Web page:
Zionism / What are we doing here?

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The Accidental Zionist: What a Priest, a Pornographer and a Wrestler Named Chainsaw Taught Me about being Jewish, Saving the World and Why Israel Matters to Both,
by Ian Pear New Song Publishers, 296 pages, $19.48

Can I Bring My Own Gun?: An Israeli Soldier’s Story, by Seth Freedman Five Leaves, 279 pages, 8.99 pounds sterling (paperback)Moving to Israel from a Western country is not an easy step. Yet Ian Pear comforts us by recalling that, as difficult as it may seem, Abraham had it worse. The first patriarch of the People of Israel was commanded to come here. Then, Pear writes, “the minute he arrives in Israel, there is a famine and he is not able to support himself financially. Shortly after that, he must go to war to protect his family. And on top of all that, he is commanded by God to sacrifice his son.” But Abraham was ideologically driven, and persevered.

Pear’s “The Accidental Zionist” is one of two recent books by 21st-century immigrants, this time from the English-speaking world, that also reflect an intense ideological drive. Both authors were political activists in their home countries, and both moved to Israel driven by Zionist zeal and are now living in Jerusalem. Both have something to say about Israel’s future.

But here the similarities end. Pear, an Orthodox rabbi from the United States who leads the synagogue Shir Hadash in the capital, found inspiration here. Seth Freedman, a British journalist-blogger and the author of “Can I Bring My Own Gun?” found disillusionment. Pear is a self-described “Universal Zionist,” and contends that Israel is the crucial vehicle through which Jews can fulfill their destiny of saving the world. Freedman did his patriotic duty by serving in Israel?s army, only to drift away from Zionism and its goal of a Jewish state. Pear is jovial and humorous; Freedman comes off as cynical and embittered.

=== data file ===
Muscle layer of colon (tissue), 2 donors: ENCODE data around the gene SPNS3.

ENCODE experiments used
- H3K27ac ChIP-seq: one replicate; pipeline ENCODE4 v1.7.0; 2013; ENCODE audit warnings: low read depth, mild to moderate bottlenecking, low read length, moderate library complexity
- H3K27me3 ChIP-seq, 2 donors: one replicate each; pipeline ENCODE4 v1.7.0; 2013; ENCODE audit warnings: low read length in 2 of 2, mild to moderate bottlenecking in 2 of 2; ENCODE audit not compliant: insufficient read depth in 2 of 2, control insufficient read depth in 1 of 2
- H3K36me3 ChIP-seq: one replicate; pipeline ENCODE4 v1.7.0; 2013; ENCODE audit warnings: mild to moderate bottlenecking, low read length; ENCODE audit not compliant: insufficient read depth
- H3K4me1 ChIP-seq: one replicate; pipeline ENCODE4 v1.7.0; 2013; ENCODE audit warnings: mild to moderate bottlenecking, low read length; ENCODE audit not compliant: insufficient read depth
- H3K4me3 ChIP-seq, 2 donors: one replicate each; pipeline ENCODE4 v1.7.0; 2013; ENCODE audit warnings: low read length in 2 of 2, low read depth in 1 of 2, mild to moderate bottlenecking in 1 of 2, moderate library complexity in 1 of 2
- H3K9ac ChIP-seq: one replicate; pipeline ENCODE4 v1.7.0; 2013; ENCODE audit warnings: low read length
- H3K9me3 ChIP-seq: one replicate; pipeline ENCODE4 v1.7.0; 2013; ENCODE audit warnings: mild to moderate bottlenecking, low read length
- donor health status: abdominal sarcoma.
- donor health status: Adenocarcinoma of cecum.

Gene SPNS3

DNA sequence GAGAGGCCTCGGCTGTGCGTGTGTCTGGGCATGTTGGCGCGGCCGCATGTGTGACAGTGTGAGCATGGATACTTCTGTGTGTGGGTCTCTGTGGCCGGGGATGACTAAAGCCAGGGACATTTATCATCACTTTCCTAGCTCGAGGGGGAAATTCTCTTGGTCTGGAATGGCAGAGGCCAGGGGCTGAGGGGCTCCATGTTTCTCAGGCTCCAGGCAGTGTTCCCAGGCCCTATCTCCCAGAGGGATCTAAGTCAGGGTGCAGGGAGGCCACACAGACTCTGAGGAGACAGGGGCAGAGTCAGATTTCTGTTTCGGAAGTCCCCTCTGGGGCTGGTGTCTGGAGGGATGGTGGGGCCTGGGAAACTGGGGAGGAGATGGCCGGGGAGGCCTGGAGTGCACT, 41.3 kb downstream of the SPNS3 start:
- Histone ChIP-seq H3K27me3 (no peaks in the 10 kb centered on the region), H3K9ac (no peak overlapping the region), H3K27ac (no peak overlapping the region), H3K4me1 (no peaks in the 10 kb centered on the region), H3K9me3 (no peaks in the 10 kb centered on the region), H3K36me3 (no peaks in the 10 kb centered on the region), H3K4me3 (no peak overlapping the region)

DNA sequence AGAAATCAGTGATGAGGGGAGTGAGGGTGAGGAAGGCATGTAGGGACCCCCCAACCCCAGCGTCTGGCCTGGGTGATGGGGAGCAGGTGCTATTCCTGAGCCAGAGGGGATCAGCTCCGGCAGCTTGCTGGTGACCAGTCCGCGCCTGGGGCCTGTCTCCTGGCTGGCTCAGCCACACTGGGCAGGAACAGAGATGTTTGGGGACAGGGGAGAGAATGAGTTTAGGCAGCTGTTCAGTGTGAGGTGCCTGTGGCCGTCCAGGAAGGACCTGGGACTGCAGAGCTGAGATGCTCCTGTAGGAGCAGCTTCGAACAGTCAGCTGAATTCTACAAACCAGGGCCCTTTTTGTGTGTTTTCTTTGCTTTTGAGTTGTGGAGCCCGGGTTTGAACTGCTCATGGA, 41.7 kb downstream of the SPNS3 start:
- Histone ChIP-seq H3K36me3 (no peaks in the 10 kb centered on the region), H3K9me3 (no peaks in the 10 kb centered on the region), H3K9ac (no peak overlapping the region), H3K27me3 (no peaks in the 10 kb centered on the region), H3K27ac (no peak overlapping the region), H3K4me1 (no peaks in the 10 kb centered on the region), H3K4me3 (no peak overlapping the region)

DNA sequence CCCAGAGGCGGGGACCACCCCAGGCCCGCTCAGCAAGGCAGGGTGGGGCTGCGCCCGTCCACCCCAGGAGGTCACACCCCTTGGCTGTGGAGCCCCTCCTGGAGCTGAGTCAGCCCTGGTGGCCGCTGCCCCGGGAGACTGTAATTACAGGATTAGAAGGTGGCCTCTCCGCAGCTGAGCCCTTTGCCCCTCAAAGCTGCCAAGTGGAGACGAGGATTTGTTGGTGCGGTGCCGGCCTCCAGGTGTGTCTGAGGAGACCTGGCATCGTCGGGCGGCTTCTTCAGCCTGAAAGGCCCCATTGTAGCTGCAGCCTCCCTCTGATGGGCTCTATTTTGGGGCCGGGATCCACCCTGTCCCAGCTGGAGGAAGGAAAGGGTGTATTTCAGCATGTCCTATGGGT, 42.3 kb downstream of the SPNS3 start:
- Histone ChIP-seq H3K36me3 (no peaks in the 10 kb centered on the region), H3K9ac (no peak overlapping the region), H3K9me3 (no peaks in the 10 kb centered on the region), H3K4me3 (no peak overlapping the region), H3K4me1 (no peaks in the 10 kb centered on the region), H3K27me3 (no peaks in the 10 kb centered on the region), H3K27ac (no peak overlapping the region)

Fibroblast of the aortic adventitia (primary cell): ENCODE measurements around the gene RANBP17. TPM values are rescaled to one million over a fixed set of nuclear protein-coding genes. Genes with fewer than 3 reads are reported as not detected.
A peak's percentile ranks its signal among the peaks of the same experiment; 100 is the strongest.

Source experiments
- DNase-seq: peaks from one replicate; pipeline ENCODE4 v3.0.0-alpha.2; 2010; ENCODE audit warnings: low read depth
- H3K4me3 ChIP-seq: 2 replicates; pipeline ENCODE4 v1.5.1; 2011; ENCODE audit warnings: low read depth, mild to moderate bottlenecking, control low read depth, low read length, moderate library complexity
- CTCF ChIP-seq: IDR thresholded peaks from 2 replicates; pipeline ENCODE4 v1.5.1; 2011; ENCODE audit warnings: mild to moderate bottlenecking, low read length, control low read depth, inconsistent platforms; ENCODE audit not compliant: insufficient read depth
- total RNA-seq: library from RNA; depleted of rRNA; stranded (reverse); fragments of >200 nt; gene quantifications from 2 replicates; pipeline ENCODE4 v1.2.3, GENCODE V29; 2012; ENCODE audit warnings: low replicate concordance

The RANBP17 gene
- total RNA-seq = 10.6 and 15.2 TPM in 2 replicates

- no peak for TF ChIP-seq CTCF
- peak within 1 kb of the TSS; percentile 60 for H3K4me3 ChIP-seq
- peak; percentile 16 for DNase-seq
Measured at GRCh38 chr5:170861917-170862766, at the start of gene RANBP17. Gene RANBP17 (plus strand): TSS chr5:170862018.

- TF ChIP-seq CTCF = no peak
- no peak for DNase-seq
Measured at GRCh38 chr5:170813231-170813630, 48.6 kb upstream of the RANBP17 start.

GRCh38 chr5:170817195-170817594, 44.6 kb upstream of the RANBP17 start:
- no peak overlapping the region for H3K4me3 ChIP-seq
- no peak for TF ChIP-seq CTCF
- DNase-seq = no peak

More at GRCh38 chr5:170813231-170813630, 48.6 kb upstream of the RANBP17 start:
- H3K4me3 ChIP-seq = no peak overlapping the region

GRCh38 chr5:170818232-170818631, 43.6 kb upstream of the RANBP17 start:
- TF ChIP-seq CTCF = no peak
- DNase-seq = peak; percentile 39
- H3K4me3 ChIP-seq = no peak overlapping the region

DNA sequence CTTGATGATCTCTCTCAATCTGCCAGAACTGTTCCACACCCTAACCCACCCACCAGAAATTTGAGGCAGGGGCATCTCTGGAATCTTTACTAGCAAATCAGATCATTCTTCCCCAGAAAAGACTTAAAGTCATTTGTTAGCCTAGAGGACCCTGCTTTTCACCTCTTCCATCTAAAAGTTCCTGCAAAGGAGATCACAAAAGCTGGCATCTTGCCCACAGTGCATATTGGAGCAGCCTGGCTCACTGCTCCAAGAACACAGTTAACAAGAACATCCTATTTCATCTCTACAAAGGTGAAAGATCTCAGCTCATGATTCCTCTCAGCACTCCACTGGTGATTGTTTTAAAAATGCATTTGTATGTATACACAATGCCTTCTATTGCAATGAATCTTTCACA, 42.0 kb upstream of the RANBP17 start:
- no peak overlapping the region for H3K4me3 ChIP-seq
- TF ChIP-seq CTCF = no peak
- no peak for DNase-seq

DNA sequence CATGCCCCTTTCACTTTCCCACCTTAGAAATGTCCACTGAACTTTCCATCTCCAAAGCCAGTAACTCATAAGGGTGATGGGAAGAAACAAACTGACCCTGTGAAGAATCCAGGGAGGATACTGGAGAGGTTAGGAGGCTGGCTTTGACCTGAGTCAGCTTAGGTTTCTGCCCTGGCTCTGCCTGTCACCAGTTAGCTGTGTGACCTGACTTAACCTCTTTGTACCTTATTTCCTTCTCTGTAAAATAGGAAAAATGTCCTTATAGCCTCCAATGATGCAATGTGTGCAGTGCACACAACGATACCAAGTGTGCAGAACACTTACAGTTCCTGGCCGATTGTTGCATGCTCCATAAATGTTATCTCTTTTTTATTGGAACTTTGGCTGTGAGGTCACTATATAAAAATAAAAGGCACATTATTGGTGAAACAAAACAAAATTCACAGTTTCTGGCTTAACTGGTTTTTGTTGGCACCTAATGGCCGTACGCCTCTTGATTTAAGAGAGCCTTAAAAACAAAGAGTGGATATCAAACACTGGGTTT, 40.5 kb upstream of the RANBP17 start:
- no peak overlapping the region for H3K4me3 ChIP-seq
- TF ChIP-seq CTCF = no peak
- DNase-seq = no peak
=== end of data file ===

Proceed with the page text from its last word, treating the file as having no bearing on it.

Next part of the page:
Read in tandem, the two books bring into sharp relief the modern ethical crisis that plagues the democratic Zionist vision for Israel: If Israel is supposed to be a vehicle to produce global good (as in Pear’s account), why is it responsible for massive suffering (as documented by Freedman)? If Jewish religious tradition provides explicit instruction to improve the world (Pear’s recurring theme), why are we doing painfully little to get our own house in order (as Freedman pleads)?

The bulk of Pear’s book deals with his interpretation of the meaning of Judaism, which will provide little new to those steeped in a good Jewish education but can serve as an easily read and entertaining introduction for those new to the subject. “Judaism,” Pear explains, “is fundamentally the story of a Message and its Messenger.” The message is to spread ethical monotheism – to “convince the world that God exists” and that “God’s existence places moral obligations upon all of humanity.” Pear stresses that “fulfilling these obligations must become the number one priority of every person and nation in existence.” He argues that neither God nor ethics can exist without one another, and that the primary goal of the mitzvot, the commandments, is to create ethical human beings who do good in the world: fight poverty and injustice, end suffering, etc. The messenger, of course, is the Jew.

Nobel Prize winners

Pear makes many rather tenuous propositions. He underplays, for example, the viability and success of Jewish life in the Diaspora by considering the long list of Jewish Nobel Prize winners and wondering what heights they could have reached had they lived on the same block in Jerusalem. Yet they may not have attained their Nobel achievements at all had they not interacted with their non-Jewish brethren in the Diaspora or had they had to make do with the Israeli government’s paltry investment in scientific research. In fact, many examples Pear brings to support his thesis, amusing as they may be, aren?t completely convincing.